Ambulance service was so much different in 1960 when Joe Barrett accepted a job as an ambulance driver.
Barrett has retired after being director of Bryan County EMS for 33 years. A retirement reception was held for him Friday at Hampton Inn.
He recalled some of these changes. Back then, all that was required to be an ambulance driver was to have a chauffeur’s license. Barrett received additional training by taking a first-aid course which was not required then. Four funeral homes in Durant operated ambulance services.
During that era, an ambulance was used to transport a patient to the hospital. In later years, emergency medical services became its own entity with ambulances evolving into mobile hospitals with highly trained medics.
Barrett was an ambulance driver for Murray Funeral Home from 1960-1964 when he was in college.
“It was a lot different world then,” Barrett said. “We had a station wagon for an ambulance and didn’t have all this modern equipment that we have in them now. We have hundreds of thousands of dollars invested in ambulances and equipment now. Back then, it was just a few thousand.
“Our ambulances have an amazing amount of medical aides and also equipment that enable them to stabilize a patient so that they’re in good enough condition to make it to the hospital where they can get more definitive care. Our people are highly trained now. Their training almost equals equals that to what it would require for a registered nurse to get their credentials.”
When funeral homes operated ambulances, it could be a competitive business to see who arrived first on an emergency call.
“When two funeral homes got in on a call at the same location, it could turn into a race to see who got there first,” Barrett said. “It was exciting. It was different.”
Barrett said the ambulance services closed in the late 1970s when Allen Wheeler had them at the time, operating out of a nursing home. The last four digits of the phone number, which was recently discontinued, spelled H-O-P-E on the dial pad.
“He (Wheeler) gave the city a couple year’s notice that he was going to get out of the ambulance business and that’s when it got turned over to the county.”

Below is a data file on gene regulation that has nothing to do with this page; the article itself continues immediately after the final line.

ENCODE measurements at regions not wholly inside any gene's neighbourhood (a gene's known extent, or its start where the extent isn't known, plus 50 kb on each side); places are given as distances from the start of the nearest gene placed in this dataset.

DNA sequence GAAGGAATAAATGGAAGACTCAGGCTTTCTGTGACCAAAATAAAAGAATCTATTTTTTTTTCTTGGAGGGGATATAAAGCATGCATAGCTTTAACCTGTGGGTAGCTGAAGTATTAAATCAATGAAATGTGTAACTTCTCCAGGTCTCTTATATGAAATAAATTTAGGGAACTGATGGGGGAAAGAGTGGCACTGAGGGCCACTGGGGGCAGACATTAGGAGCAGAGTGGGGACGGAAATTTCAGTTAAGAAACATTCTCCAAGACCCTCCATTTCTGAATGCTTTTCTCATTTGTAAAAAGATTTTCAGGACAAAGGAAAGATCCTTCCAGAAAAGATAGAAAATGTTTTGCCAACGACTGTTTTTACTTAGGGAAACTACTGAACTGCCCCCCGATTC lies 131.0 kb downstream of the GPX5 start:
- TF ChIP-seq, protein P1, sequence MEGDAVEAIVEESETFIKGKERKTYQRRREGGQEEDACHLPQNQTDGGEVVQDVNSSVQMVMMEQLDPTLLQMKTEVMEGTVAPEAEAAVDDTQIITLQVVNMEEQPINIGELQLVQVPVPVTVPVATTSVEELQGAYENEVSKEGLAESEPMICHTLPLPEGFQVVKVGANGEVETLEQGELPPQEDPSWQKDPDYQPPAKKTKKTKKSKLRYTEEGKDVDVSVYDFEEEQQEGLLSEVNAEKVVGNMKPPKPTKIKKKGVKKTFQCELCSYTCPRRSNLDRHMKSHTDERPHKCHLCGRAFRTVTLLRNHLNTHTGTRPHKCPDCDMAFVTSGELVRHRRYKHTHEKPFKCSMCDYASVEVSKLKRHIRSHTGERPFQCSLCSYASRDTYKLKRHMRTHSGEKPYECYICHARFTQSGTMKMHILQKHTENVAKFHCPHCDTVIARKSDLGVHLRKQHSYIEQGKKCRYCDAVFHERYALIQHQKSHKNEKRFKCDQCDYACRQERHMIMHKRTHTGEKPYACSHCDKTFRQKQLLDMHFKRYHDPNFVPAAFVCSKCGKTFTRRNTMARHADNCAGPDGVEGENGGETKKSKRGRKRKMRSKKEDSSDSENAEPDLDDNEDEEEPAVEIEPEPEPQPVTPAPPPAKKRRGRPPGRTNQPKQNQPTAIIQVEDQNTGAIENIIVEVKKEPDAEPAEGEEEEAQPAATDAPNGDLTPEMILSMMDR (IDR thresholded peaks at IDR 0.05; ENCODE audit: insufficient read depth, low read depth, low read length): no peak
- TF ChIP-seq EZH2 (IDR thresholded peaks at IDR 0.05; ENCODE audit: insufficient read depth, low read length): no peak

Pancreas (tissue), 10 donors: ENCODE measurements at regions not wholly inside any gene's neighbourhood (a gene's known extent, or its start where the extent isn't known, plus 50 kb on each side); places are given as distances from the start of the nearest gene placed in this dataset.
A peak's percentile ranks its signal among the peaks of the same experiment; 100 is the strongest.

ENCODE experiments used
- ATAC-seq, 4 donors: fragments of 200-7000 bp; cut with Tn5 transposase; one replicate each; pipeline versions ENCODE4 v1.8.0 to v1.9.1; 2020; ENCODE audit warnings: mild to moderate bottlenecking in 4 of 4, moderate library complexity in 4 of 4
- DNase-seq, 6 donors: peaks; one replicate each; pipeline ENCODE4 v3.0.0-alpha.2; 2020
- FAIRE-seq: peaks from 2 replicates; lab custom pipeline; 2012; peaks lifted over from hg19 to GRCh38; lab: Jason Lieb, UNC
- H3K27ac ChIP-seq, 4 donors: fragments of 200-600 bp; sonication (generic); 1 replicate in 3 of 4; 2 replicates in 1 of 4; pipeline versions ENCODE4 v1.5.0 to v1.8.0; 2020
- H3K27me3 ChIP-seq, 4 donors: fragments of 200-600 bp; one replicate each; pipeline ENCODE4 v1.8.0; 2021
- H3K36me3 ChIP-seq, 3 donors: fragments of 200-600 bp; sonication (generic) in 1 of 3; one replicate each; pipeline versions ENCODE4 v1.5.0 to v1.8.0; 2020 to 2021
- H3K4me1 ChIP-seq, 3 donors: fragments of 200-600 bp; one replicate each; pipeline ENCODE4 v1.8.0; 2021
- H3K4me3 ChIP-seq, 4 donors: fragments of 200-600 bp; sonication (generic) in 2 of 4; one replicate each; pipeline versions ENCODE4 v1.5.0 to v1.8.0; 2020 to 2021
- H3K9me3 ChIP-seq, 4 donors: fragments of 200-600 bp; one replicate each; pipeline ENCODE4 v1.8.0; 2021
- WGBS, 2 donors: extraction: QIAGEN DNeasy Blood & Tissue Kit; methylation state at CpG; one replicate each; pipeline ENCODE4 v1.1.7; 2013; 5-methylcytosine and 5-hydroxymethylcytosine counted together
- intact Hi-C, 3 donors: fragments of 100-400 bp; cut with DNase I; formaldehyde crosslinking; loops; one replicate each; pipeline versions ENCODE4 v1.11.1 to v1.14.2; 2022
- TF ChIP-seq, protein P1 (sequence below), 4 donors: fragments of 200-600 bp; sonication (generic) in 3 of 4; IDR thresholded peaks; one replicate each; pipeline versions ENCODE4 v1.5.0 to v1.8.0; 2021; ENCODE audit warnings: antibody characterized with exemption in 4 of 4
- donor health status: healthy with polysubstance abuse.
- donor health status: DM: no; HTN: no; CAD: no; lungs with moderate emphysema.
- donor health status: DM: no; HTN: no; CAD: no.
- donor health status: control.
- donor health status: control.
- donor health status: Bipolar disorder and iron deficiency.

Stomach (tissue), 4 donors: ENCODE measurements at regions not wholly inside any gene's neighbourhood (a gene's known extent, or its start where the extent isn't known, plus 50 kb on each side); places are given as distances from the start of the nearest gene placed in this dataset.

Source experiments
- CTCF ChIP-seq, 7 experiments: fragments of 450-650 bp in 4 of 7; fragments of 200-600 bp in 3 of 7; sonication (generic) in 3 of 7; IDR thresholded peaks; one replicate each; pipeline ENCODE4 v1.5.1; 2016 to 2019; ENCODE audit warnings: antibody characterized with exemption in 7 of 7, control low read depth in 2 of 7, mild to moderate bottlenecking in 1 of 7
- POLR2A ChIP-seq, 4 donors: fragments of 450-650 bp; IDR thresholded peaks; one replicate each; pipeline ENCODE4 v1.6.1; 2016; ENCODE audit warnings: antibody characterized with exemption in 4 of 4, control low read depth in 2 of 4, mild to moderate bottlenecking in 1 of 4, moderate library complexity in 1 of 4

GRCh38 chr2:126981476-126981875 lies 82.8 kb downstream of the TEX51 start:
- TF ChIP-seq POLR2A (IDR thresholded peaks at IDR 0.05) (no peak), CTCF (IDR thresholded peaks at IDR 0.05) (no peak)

Bryan County EMS was formed on Jan. 1, 1980.
Barrett was named director of Bryan County EMS in 1984. He had served three years on the board of directors prior to that.
He says he will mostly miss the people he has worked with through the years. He plans to keep working.
I don’t plan to do anything for a few days and then I’ll gradually get back in the workforce,” Barrett said. “I still have some things I do part time.”
Bryan County EMS Deputy Director Brian Norton has been named interim director effective today until the EMS board makes a final decision to promote him to director.
“Joe has been a great boss, leader, mentor and a friend to me over the 20 years,” Norton said. “He always has something wise to guide us and make us a stronger service. I will miss the ‘joeisms.’ Joe always had something to tie everything together with a little humor. Joe is always there for us, from 3 p.m. to 3 a.m. he would come out to help.
“Joe has brought BCEMS from a struggling ambulance service that in the 80s would barely scrape by to one of the most busy services in the region. BCEMS is recognized statewide for many accomplishments under Joe to provide better care and to produce high quality very knowledgeable medics that have gone throughout the state as directors of other EMS services, to being state EMS directors, doctors, nurses, law enforcement, firefighters, nurses, and many more professions. No one will fill Joe’s shoes at BCEMS. We can only hope that our shoes can fill a void that will be left in Joe’s absence. I know he is always a phone call away and knowing that is a major source of comfort to know he will always be there to help.
“I want to wish Joe God Speed in his next adventures and thank him for instilling into all of us medics, pride in our job, compassion for our patients and the knowledge and wisdom to accomplish anything.”
Contact Matt Swearengin at 634-2160 or email@example.com.